The only complaint I have about this camera is that it’s not weather sealed. Since it’s so small, though, I just toss it in a Ziploc when it starts raining.
I converted from Canon to Sony when the A7 line launched in 2013, and I’ve never looked back. That’s because Sony’s top-of-the-line cameras just keep getting better. The A7 IV, the latest camera in this series, features a 33-megapixel full-frame sensor, unbelievable low-light performance, and ultra-fast autofocusing thanks to a 759-point phase detection system.
The A7 IV has everything you could need for a professional shoot in the mountains, including dual memory card slots. It also features 4K video recording at 60 fps and a whopping 15 stops of dynamic range in S-Log mode.
The only drawback to the A7 IV is that continuous shooting is limited to 10 fps. This is slower than the A6600, although I’ve found it’s still fast enough to capture skiing.
Notably, Sony has been hard at work in recent years developing more lenses for its full-frame cameras in the A7 series. You won’t have any problem finding prime lenses, zoom lenses, and macro lenses for this camera.
If you’re looking to shave as much weight as possible from your photography kit, I recommend the Canon EOS M200. This camera weighs just 10.5 ounces, and you can keep the total weight under a pound with a lightweight prime lens. Despite the low weight, you get a 24.1-megapixel APS-C CMOS sensor that provides extremely good image clarity and dynamic range.
In many ways, the M200 feels like a point-and-shoot with added flexibility thanks to its interchangeable lens system. The camera is easy to use, even with gloves on, and the 3-inch tilt angle touchscreen LCD is helpful for high or low shots. Since it’s a Canon, the range of lens choices is massive.
Another nice thing about this camera is that it supports USB charging. So, it’s easy to keep the battery charged on longer trips without carrying an external charger.
If you’re on a tight budget, the Panasonic Lumix packs a lot of functionality for its low price. This point-and-shoot camera has a 20.3-megapixel 1/2.3-inch sensor. While that’s small compared to the one-inch sensor in the Sony RX100, it still delivers solid image quality and performs admirably for astrophotography.
The standout feature of this camera is the integrated Leica lens. It offers a zoom range equivalent to 24-720mm, allowing you to zoom in on faraway peaks or even try out wildlife photography. A built-in image stabilization system helps keep your images crisp when you’re shooting handheld.
Another neat feature that’s really helpful in the mountains is focus stacking. The Lumix DC-ZS70 automatically captures multiple images when you click the shutter, so you can adjust the depth of field in your image after the fact.
The camera weighs just 11.4 oz, so you’ll hardly notice the extra weight in your pocket while climbing.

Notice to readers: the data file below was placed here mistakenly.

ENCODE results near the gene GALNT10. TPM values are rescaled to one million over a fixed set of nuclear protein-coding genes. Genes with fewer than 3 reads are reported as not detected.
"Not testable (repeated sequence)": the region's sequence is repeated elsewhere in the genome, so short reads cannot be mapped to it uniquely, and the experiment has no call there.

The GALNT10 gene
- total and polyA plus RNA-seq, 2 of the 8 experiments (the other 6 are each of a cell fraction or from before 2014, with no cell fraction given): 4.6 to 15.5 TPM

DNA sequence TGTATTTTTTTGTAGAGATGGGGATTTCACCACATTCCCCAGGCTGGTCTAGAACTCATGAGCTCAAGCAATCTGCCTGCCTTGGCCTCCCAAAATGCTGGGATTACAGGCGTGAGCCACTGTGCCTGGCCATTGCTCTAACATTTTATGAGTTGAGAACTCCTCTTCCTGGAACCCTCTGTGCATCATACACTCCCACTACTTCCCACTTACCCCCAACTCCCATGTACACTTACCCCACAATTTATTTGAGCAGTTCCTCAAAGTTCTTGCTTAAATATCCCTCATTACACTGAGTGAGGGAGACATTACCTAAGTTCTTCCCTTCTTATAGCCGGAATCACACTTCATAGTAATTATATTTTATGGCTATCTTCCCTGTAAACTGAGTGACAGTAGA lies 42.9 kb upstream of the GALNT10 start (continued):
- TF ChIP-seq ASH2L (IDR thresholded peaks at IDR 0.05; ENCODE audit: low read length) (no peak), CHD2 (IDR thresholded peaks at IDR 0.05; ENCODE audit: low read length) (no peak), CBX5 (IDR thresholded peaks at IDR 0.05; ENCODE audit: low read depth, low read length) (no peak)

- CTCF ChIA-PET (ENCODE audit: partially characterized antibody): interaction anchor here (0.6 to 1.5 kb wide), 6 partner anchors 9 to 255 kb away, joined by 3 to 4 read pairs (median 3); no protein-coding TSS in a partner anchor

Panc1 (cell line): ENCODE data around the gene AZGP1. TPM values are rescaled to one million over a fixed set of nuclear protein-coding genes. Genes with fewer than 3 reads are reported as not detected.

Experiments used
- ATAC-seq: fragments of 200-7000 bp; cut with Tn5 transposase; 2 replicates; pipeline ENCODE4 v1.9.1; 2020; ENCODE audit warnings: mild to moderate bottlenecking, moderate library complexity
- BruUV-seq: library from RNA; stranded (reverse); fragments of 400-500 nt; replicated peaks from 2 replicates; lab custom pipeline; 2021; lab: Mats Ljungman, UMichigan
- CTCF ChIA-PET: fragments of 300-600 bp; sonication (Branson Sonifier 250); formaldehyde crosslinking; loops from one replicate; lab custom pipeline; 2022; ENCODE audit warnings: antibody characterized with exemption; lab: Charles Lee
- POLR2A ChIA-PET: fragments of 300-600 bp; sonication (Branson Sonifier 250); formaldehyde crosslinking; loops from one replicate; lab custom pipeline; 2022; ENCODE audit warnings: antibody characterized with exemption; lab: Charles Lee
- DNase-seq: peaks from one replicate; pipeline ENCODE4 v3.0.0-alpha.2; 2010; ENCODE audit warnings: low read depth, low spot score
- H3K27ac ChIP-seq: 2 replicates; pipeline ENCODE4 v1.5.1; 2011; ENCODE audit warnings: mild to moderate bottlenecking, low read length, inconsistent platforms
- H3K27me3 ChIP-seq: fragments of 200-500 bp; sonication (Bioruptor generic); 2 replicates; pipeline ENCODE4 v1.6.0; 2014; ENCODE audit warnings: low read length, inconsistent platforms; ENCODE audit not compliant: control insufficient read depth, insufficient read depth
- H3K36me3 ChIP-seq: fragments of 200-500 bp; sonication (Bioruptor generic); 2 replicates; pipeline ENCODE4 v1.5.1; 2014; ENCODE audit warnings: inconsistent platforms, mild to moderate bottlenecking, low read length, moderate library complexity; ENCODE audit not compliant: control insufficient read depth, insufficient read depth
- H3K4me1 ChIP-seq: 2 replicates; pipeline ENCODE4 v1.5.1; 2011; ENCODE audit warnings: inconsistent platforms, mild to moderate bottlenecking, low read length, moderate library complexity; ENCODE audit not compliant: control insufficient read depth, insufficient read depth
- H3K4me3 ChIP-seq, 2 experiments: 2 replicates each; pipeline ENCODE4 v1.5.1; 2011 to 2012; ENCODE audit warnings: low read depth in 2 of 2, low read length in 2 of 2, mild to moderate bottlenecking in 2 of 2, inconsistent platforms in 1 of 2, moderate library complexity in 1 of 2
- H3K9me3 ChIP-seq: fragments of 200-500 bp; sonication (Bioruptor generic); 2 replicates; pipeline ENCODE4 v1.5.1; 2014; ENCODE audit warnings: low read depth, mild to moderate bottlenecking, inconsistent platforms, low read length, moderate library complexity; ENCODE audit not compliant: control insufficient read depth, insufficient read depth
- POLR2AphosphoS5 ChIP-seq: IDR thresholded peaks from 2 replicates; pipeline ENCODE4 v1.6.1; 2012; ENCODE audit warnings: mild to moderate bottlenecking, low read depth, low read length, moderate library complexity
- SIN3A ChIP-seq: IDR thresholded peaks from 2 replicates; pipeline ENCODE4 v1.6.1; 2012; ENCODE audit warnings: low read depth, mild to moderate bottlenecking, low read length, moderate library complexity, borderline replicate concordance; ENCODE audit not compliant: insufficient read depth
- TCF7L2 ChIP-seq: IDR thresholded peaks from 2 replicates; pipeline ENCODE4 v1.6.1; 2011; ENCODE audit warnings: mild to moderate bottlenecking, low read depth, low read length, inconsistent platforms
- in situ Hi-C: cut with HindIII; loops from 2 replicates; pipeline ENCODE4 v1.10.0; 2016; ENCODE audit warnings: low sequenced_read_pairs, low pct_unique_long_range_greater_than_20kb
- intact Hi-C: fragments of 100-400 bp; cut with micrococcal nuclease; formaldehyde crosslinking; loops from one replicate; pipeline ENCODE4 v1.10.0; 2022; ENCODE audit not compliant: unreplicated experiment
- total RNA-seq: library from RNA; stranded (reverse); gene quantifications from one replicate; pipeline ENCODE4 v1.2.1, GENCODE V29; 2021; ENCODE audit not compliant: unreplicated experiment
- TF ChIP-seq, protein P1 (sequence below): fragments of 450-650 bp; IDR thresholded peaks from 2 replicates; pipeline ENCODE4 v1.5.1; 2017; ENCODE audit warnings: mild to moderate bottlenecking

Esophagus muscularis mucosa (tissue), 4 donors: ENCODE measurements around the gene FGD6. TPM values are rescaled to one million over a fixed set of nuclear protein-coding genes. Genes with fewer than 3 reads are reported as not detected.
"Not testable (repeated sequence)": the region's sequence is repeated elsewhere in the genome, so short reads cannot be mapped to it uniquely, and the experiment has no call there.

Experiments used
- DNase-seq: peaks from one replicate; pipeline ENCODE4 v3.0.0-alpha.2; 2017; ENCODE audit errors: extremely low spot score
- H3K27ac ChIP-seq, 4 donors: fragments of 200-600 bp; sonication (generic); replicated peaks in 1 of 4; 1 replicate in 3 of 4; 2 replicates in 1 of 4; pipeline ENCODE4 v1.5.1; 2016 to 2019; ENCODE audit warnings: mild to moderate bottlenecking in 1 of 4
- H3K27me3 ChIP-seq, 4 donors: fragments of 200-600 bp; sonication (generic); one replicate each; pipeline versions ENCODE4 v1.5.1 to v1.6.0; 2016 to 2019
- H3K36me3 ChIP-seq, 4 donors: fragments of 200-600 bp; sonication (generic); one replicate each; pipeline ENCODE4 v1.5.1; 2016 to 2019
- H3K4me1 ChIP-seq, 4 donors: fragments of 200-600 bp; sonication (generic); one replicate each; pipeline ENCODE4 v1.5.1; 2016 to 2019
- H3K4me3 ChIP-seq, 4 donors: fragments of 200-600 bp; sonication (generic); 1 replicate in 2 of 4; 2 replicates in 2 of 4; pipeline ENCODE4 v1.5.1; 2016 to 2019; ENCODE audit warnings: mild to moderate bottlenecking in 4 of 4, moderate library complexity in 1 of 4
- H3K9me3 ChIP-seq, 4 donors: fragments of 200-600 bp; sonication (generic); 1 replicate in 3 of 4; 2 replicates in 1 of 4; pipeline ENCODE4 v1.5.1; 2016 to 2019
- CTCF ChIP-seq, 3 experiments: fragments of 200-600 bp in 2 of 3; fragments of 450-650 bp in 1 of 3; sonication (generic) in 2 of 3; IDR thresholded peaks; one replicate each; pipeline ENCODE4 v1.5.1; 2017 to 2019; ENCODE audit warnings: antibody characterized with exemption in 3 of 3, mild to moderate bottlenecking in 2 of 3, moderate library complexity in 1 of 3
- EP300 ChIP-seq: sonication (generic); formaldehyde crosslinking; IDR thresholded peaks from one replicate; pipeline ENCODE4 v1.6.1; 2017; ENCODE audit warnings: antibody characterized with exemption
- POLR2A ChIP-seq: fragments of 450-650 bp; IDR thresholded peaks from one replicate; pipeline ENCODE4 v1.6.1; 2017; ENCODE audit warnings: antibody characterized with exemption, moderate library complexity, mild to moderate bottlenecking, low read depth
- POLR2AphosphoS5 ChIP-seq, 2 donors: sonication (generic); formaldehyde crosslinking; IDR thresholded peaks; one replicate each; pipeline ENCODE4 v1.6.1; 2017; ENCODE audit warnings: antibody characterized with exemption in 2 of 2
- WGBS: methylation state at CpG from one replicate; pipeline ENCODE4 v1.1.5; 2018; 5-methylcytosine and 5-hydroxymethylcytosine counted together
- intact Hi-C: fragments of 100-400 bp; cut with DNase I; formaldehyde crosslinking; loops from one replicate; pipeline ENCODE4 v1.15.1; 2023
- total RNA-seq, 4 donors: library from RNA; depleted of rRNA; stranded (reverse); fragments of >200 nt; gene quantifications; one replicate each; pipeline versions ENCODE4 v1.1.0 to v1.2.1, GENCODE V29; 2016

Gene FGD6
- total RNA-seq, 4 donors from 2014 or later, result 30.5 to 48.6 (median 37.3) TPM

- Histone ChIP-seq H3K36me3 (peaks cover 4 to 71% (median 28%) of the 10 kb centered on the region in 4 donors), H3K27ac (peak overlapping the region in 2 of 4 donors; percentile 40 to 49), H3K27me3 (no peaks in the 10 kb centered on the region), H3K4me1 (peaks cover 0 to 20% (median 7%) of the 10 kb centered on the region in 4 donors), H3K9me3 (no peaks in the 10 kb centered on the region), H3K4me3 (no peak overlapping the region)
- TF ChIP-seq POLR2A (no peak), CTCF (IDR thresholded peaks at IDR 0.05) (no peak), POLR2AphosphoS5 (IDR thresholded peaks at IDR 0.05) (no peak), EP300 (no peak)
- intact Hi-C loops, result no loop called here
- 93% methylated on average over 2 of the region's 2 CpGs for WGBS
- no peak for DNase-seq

If you’re worried about dropping your camera—a real concern!—then a rugged camera like the Olympus Tough TG-6 can offer some peace of mind. The TG-6 is designed to withstand being banged on rocks and is fully sealed against dust and moisture. It can also handle extremely cold conditions, which is an advantage in the mountains. Really, you’d have to go out of your way to do any damage to this camera.
The TG-6 doesn’t offer quite the same range of features as some of the other cameras I reviewed. The integrated lens only offers a 25-100mm zoom range. In addition, the 12-megapixel sensor seems to have missed out on the trend of ever-increasing pixels.
Still, this camera does have plenty of tricks up its sleeve. It’s capable of shooting 4K video at 30 fps or HD video at 120 fps. It also has a built-in timelapse mode and offers an ISO range up to 12,800, which puts astrophotography within the camera’s reach.
Why Not Use a Smartphone Camera?
Before I dive into my top camera picks, let’s talk for a second about smartphone cameras. Frankly, they’re great—and they keep getting better. I’m routinely blown away by how good smartphone cameras can be at capturing climbing scenes, especially when the light is right.
Plus, you’re probably already carrying your phone for navigation (and emergencies). So, you get the advantage of a great camera without adding any extra gear to your pack. On trips where my plan is to go fast and light, I’ll often stick to using my phone to take photos.
The downside to smartphone cameras is that they’re not all that flexible. Yes, many new phones have multiple lenses, but you still can’t really zoom without losing image quality. That means it’s hard to get those dramatic, up-close photos of a climber in action. For that, you’ll need a camera with interchangeable lenses or, at the very least, optical zoom.
More important, smartphone cameras can’t match up to DSLRs or mirrorless cameras when it comes to the quality of the image sensor. Sunrise and sunset shots typically come out dark around the foreground and overexposed around the sky. On sunny days, smartphones can have a hard time dealing with shadows.
Ultimately, whether you need a smartphone or a dedicated camera comes down to what you want to achieve with your photography. If you just want to bring some photos home from the mountains, then a smartphone will do the trick. If you want to take your photography to the next level and capture all the drama of your trip, then you’ll need a camera.
Camera Accessories for Hiking & Mountaineering
To really elevate your photography, it helps to add a few accessories to your camera. Here are some of the main items I’d recommend.